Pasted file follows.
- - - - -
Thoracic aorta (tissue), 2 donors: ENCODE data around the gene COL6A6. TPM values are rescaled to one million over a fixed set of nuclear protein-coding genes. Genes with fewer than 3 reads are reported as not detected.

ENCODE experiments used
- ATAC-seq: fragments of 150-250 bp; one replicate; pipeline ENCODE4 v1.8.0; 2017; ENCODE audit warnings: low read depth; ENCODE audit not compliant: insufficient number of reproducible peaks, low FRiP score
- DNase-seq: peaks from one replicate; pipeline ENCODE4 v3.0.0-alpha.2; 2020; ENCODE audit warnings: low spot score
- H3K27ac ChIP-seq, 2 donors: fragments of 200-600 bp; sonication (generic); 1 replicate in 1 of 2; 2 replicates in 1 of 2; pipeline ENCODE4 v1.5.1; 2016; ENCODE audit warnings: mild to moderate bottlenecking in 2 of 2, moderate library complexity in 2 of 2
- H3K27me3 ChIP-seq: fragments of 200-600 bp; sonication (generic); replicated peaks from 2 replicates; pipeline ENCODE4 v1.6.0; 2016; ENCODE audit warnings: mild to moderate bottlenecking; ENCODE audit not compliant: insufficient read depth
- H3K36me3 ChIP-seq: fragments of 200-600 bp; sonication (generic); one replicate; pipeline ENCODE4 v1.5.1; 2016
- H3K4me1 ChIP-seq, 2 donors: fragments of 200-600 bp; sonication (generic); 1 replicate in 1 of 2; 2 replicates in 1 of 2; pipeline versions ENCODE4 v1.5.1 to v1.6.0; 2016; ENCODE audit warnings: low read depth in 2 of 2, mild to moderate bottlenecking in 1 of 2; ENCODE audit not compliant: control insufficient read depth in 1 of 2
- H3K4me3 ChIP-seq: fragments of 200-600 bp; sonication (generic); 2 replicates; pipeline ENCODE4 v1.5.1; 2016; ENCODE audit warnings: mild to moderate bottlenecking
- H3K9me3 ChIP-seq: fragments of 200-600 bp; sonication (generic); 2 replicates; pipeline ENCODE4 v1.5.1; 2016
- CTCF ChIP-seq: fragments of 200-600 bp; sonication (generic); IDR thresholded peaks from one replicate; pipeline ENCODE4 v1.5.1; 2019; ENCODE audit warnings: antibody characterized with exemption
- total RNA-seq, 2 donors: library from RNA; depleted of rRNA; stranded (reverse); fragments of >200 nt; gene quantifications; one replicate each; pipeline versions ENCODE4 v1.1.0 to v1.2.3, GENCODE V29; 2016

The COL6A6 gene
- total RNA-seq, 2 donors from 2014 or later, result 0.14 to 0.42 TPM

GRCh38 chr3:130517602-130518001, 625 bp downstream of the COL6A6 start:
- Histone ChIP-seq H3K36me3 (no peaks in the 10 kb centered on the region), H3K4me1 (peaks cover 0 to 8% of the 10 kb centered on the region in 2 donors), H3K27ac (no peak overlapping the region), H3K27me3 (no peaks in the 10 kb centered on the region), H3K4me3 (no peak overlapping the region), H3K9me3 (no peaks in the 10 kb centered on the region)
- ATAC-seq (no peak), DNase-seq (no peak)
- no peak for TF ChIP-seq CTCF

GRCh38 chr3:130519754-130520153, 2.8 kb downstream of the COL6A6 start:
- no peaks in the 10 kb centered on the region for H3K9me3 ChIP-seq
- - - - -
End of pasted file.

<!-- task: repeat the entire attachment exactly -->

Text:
Thoracic aorta (tissue), 2 donors: ENCODE data around the gene COL6A6. TPM values are rescaled to one million over a fixed set of nuclear protein-coding genes. Genes with fewer than 3 reads are reported as not detected.

ENCODE experiments used
- ATAC-seq: fragments of 150-250 bp; one replicate; pipeline ENCODE4 v1.8.0; 2017; ENCODE audit warnings: low read depth; ENCODE audit not compliant: insufficient number of reproducible peaks, low FRiP score
- DNase-seq: peaks from one replicate; pipeline ENCODE4 v3.0.0-alpha.2; 2020; ENCODE audit warnings: low spot score
- H3K27ac ChIP-seq, 2 donors: fragments of 200-600 bp; sonication (generic); 1 replicate in 1 of 2; 2 replicates in 1 of 2; pipeline ENCODE4 v1.5.1; 2016; ENCODE audit warnings: mild to moderate bottlenecking in 2 of 2, moderate library complexity in 2 of 2
- H3K27me3 ChIP-seq: fragments of 200-600 bp; sonication (generic); replicated peaks from 2 replicates; pipeline ENCODE4 v1.6.0; 2016; ENCODE audit warnings: mild to moderate bottlenecking; ENCODE audit not compliant: insufficient read depth
- H3K36me3 ChIP-seq: fragments of 200-600 bp; sonication (generic); one replicate; pipeline ENCODE4 v1.5.1; 2016
- H3K4me1 ChIP-seq, 2 donors: fragments of 200-600 bp; sonication (generic); 1 replicate in 1 of 2; 2 replicates in 1 of 2; pipeline versions ENCODE4 v1.5.1 to v1.6.0; 2016; ENCODE audit warnings: low read depth in 2 of 2, mild to moderate bottlenecking in 1 of 2; ENCODE audit not compliant: control insufficient read depth in 1 of 2
- H3K4me3 ChIP-seq: fragments of 200-600 bp; sonication (generic); 2 replicates; pipeline ENCODE4 v1.5.1; 2016; ENCODE audit warnings: mild to moderate bottlenecking
- H3K9me3 ChIP-seq: fragments of 200-600 bp; sonication (generic); 2 replicates; pipeline ENCODE4 v1.5.1; 2016
- CTCF ChIP-seq: fragments of 200-600 bp; sonication (generic); IDR thresholded peaks from one replicate; pipeline ENCODE4 v1.5.1; 2019; ENCODE audit warnings: antibody characterized with exemption
- total RNA-seq, 2 donors: library from RNA; depleted of rRNA; stranded (reverse); fragments of >200 nt; gene quantifications; one replicate each; pipeline versions ENCODE4 v1.1.0 to v1.2.3, GENCODE V29; 2016

The COL6A6 gene
- total RNA-seq, 2 donors from 2014 or later, result 0.14 to 0.42 TPM

GRCh38 chr3:130517602-130518001, 625 bp downstream of the COL6A6 start:
- Histone ChIP-seq H3K36me3 (no peaks in the 10 kb centered on the region), H3K4me1 (peaks cover 0 to 8% of the 10 kb centered on the region in 2 donors), H3K27ac (no peak overlapping the region), H3K27me3 (no peaks in the 10 kb centered on the region), H3K4me3 (no peak overlapping the region), H3K9me3 (no peaks in the 10 kb centered on the region)
- ATAC-seq (no peak), DNase-seq (no peak)
- no peak for TF ChIP-seq CTCF

GRCh38 chr3:130519754-130520153, 2.8 kb downstream of the COL6A6 start:
- no peaks in the 10 kb centered on the region for H3K9me3 ChIP-seq